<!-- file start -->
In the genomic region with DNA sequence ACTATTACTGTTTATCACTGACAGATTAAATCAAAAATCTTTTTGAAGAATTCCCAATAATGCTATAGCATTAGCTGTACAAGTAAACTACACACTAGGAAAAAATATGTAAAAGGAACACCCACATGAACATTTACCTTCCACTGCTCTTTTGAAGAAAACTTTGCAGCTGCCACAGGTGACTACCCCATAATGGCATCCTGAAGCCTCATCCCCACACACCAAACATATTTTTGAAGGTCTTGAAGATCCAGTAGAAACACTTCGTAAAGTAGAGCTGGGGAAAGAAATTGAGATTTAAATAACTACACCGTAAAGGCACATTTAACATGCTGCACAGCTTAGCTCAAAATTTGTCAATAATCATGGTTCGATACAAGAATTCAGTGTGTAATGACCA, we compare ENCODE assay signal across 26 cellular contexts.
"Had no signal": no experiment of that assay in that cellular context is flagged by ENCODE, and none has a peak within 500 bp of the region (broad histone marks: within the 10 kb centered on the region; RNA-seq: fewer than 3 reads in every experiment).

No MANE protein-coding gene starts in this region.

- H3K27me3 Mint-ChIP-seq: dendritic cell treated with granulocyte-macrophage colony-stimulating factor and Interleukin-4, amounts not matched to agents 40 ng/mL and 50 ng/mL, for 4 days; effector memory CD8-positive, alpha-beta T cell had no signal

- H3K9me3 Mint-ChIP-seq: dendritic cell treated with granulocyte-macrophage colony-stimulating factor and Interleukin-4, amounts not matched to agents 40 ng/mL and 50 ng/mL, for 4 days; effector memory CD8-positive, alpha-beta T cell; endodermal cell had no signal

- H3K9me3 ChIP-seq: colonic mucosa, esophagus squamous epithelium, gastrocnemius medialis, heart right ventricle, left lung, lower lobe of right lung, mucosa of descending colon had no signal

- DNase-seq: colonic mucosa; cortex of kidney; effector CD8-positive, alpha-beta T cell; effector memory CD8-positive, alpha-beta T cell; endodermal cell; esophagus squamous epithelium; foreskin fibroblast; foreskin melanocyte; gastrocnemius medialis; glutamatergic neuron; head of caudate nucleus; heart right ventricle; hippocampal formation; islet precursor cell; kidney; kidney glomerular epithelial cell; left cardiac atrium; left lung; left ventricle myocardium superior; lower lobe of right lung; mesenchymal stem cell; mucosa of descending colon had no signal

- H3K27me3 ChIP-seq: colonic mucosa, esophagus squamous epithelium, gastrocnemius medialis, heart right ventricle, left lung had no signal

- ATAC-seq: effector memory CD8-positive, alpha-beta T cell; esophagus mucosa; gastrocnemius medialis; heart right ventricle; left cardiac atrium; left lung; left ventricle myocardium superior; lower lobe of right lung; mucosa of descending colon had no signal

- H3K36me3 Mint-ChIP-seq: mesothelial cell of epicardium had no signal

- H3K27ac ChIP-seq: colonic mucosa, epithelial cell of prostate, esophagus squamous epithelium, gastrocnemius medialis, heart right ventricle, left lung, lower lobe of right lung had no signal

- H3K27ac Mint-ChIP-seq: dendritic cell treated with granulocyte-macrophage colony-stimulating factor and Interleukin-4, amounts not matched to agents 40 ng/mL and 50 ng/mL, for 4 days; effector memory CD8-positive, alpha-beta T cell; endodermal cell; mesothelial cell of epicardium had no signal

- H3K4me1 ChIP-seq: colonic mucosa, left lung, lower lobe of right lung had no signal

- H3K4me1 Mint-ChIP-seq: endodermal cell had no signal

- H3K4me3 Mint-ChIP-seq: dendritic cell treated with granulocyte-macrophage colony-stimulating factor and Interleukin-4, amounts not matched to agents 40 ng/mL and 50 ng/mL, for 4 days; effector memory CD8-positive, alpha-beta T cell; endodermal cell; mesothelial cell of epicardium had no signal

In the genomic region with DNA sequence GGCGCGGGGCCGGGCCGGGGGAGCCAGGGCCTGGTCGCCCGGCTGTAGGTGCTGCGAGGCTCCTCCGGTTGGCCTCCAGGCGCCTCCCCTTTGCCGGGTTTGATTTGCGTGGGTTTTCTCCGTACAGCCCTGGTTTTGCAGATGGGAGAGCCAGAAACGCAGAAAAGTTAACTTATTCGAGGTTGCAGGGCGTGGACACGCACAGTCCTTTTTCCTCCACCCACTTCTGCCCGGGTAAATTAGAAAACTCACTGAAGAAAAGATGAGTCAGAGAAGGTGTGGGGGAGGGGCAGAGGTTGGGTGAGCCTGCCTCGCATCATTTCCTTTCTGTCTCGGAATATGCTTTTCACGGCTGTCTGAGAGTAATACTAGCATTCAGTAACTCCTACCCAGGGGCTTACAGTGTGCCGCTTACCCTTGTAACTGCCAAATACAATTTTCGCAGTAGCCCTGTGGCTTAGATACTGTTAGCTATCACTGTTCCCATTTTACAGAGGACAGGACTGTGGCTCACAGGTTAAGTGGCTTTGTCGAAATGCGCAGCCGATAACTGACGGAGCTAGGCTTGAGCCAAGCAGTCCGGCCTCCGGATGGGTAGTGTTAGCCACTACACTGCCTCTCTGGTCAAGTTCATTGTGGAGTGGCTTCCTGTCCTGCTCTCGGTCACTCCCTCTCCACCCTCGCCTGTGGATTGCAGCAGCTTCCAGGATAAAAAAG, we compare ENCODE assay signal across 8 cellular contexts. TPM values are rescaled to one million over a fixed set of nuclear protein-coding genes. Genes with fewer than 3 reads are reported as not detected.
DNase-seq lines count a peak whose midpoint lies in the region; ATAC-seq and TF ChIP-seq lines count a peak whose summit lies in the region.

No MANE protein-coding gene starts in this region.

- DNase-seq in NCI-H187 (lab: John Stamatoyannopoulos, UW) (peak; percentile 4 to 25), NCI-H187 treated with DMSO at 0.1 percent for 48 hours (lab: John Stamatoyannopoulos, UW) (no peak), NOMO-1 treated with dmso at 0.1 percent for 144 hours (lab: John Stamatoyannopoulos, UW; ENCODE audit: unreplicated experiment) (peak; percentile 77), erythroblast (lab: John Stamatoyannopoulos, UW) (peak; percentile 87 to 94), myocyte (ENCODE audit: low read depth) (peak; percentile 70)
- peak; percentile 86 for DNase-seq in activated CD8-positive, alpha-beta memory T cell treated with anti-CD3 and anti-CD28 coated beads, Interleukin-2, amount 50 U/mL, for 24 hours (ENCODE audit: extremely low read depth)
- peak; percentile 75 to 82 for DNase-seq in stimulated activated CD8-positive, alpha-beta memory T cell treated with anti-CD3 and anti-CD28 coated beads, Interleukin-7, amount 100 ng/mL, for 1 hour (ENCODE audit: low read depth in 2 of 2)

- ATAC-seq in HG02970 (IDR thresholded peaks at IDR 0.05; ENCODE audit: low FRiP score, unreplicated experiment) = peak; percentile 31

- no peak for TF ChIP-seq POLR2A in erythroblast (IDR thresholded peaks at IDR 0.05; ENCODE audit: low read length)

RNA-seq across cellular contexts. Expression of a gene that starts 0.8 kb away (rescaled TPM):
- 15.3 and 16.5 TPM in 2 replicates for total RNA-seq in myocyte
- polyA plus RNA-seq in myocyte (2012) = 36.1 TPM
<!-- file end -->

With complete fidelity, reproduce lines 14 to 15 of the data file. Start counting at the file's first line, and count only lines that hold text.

- H3K4me1 Mint-ChIP-seq: endodermal cell had no signal

- H3K4me3 Mint-ChIP-seq: dendritic cell treated with granulocyte-macrophage colony-stimulating factor and Interleukin-4, amounts not matched to agents 40 ng/mL and 50 ng/mL, for 4 days; effector memory CD8-positive, alpha-beta T cell; endodermal cell; mesothelial cell of epicardium had no signal